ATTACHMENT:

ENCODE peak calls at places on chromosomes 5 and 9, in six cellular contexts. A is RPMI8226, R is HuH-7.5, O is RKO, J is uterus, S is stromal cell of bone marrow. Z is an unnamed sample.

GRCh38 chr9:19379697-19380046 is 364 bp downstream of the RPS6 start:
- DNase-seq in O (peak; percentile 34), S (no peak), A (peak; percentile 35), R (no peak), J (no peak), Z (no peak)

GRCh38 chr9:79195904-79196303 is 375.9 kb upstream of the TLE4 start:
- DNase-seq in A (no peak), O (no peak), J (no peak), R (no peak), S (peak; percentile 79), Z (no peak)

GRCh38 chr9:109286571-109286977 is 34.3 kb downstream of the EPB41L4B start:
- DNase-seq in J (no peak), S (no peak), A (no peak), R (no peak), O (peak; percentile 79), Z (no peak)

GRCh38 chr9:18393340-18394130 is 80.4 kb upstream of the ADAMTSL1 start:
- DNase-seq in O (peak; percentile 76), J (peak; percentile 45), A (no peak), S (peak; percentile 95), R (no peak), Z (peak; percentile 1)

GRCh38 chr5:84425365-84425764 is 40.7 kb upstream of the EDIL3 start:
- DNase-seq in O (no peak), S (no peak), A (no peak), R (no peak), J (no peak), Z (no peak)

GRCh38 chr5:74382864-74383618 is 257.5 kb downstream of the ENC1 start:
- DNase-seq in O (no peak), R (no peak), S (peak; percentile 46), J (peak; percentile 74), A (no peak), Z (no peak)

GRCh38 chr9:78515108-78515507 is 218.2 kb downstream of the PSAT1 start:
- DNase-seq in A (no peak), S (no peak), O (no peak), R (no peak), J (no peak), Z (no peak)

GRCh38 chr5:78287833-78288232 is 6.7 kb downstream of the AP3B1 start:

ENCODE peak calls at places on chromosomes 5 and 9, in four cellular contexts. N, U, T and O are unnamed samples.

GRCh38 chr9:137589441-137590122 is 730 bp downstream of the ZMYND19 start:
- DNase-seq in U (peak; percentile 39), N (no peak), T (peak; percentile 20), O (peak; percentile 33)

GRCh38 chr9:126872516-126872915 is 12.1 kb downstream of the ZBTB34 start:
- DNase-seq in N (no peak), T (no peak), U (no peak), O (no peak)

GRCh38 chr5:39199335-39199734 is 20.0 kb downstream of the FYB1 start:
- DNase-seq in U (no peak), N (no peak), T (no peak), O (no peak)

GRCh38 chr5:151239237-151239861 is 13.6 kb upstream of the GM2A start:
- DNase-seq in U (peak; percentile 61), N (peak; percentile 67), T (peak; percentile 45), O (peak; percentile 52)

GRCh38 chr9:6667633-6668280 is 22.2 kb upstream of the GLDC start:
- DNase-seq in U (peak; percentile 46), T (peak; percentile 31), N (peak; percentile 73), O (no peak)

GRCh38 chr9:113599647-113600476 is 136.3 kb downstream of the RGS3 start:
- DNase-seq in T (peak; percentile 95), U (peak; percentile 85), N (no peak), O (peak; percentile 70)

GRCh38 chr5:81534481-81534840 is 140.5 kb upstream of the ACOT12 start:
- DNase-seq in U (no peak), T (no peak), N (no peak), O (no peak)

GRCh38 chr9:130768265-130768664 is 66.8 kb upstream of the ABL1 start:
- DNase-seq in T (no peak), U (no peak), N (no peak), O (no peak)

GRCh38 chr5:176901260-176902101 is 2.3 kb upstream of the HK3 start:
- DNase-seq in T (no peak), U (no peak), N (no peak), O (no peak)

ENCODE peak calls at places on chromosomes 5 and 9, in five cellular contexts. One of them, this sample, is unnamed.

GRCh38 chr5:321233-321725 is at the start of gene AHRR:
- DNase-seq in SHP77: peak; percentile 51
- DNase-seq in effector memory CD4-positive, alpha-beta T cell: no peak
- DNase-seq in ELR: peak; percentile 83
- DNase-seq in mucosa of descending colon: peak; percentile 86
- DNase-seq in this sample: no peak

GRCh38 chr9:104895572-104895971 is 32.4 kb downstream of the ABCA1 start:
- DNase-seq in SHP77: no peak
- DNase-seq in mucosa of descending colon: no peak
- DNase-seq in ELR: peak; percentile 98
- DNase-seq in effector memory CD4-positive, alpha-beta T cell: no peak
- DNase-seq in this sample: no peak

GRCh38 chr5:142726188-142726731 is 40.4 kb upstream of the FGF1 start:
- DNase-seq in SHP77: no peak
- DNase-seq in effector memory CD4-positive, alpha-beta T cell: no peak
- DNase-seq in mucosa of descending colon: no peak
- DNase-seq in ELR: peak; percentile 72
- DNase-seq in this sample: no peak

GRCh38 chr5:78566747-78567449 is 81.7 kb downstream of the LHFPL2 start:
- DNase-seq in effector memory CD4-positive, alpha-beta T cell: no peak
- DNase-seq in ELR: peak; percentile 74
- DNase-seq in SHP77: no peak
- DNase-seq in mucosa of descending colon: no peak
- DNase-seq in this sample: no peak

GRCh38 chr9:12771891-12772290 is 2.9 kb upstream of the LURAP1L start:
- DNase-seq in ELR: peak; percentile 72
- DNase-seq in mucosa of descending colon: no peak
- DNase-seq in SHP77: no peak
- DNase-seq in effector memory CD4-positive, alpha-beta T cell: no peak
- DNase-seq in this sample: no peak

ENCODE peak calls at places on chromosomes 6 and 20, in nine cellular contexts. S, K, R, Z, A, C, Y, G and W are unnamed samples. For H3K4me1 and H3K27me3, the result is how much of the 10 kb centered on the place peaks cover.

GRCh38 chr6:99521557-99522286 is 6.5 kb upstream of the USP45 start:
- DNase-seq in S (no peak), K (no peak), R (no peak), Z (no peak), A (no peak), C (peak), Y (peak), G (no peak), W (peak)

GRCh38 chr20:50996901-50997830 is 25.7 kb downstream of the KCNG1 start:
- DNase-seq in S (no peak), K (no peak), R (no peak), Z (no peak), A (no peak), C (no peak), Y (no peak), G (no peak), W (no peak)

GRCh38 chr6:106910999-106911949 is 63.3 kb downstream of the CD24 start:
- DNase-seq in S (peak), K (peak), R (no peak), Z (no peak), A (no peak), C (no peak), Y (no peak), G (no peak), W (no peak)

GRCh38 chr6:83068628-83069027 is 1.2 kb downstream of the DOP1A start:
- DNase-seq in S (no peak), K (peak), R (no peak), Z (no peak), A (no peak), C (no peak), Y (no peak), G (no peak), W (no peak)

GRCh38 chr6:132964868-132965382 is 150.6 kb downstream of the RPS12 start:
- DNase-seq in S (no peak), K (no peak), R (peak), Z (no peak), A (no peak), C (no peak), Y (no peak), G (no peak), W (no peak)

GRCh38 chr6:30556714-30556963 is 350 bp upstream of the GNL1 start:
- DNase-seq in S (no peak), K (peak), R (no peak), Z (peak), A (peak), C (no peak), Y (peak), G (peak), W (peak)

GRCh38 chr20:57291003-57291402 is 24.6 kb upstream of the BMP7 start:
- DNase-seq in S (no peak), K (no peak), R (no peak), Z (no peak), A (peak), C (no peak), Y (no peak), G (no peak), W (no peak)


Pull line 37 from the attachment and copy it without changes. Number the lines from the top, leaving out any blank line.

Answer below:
GRCh38 chr5:321233-321725 is at the start of gene AHRR: